So, dynamical systems theory is, not surprisingly, the study of dynamical systems. The term "dynamical system" itself has a few equivalent definition, but the one I shall use is the following:
Definition: Suppose we have a map F: U ⊆ ℝ → ℝ, a time interval I ⊆ U, and an initial condition (t0,x0) ∈ (I,ℝ). Then we have a (1-D, homogenous, continuous) dynamical system given by the solutions x to the differential equation
|x'(t) = F(x) |x( t0) = x0Usually, for convenience, we set t0 = 0.
Why is this important? Because the Law of Accelerating Returns (LAR) is itself a dynamical system, and can be analyzed according to the rules of dynamical systems theory. It is given by the equation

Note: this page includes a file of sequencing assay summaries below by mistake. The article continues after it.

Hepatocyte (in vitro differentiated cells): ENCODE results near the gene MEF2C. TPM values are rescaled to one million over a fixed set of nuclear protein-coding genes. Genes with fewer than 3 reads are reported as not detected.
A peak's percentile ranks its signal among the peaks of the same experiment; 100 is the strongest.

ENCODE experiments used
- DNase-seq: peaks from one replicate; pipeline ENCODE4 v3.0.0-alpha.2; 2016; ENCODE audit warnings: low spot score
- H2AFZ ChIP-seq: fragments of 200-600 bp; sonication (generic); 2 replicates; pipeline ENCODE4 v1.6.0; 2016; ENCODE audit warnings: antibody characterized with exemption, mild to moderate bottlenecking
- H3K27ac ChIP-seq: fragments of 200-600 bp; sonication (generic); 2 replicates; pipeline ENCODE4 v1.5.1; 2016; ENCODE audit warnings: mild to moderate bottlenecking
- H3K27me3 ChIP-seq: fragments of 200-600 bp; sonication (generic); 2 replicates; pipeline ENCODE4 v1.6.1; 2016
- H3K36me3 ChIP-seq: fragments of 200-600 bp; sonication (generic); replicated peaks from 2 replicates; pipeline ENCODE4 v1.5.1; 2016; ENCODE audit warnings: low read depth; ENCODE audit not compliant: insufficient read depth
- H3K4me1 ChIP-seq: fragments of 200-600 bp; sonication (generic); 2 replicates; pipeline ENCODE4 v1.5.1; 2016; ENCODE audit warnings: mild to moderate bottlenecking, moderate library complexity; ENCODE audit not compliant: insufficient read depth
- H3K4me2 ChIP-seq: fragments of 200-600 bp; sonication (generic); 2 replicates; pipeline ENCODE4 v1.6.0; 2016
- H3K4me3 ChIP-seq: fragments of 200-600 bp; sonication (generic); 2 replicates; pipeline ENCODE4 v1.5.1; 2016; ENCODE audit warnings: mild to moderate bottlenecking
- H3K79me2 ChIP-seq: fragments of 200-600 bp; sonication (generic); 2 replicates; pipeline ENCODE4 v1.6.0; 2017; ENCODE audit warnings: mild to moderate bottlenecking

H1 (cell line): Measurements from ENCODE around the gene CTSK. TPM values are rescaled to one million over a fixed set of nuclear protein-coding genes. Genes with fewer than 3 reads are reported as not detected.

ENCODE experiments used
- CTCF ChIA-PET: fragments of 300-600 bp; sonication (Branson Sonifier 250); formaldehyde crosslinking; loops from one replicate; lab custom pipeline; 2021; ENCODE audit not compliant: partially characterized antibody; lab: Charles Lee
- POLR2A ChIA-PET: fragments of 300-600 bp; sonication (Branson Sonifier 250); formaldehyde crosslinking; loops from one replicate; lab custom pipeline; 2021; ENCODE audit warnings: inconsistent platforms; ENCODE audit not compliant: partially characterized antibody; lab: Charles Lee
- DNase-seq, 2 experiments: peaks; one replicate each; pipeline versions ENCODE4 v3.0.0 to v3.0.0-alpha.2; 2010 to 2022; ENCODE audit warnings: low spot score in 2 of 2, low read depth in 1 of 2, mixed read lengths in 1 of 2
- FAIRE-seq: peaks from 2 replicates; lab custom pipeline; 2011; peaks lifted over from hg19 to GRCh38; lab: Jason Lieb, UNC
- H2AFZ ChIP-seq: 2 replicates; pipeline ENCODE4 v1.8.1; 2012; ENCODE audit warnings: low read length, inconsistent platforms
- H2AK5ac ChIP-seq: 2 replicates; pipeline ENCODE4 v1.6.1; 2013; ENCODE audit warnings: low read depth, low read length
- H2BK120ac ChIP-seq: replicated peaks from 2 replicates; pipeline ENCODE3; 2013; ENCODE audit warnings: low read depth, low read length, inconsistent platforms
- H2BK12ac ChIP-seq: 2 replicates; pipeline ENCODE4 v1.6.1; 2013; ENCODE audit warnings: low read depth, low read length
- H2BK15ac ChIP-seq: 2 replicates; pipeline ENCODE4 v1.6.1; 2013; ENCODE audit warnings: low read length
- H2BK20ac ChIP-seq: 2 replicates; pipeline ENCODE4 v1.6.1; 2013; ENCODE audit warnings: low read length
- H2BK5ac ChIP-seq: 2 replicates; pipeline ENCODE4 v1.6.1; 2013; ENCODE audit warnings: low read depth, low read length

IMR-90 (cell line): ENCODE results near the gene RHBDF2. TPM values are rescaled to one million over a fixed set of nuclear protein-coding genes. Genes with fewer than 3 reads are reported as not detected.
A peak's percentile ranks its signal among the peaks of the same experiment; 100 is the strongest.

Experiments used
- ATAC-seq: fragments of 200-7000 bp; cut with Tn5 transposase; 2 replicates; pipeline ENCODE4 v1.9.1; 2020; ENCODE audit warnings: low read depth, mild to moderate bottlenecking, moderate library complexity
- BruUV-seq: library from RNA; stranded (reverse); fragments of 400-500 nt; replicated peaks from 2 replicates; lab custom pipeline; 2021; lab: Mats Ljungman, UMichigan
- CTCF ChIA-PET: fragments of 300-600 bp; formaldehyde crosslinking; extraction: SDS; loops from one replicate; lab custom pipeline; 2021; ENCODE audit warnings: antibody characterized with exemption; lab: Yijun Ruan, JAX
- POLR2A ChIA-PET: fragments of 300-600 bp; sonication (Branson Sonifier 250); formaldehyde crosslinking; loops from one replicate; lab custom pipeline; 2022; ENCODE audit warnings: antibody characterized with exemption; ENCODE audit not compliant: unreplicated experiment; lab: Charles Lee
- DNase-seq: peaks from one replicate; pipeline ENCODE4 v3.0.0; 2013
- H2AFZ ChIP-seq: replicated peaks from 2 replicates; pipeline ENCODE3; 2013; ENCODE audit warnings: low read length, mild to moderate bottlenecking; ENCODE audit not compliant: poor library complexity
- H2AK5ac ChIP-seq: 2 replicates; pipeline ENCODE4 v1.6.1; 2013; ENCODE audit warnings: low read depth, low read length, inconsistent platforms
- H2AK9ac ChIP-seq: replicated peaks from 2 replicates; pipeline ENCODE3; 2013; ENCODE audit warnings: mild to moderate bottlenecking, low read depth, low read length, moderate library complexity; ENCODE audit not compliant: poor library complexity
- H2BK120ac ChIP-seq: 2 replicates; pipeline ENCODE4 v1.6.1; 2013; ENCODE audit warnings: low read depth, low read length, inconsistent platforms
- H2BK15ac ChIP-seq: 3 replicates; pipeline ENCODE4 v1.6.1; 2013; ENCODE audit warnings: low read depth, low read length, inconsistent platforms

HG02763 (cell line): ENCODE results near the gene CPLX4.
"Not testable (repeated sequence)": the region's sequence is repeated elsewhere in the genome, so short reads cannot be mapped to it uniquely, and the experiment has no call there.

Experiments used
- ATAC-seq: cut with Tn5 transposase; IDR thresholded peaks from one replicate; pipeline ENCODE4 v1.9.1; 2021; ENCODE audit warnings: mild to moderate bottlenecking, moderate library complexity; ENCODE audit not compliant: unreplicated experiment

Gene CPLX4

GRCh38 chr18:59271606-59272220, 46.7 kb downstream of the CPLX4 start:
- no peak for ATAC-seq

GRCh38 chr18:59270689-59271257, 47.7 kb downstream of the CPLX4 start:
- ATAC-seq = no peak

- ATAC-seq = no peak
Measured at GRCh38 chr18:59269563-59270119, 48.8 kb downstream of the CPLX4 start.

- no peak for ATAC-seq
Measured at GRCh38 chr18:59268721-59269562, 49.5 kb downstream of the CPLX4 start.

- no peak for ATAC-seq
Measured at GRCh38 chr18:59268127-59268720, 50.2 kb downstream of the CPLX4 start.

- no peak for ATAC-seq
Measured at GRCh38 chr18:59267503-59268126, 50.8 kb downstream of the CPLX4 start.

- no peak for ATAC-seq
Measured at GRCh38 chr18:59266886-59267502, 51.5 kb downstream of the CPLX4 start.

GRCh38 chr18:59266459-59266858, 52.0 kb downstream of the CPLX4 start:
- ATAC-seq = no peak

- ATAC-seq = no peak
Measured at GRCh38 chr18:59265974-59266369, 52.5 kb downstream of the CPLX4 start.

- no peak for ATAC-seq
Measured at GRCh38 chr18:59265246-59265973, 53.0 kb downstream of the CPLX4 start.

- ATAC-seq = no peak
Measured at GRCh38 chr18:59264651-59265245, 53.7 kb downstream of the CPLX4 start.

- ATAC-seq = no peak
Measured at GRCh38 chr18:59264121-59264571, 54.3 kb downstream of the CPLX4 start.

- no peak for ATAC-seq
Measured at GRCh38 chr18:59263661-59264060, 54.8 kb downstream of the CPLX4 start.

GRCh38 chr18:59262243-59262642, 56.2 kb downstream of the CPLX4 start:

|x'(t) = ax
|x(0) = x0
where a < 0 is some constant representing the rate of decay, x(t) is the cost of information technology at time t, and x0 is the current cost. In ordinary language, it states that the cost of information technology falls at a rate proportional to the cost itself.
This is very important to note: this is all the LAR says! Kurzweil himself will say this. The LAR therefore cannot be used to derive any additional conclusions about the so-called march of technology, at least not without plugging in additional facts or assumptions about society, the economy, etc.
EDIT: It looks like I'm going to have to make this a series after all. The next entry in the series is going to contain examples of how to solve the LAR under certain societal conditions.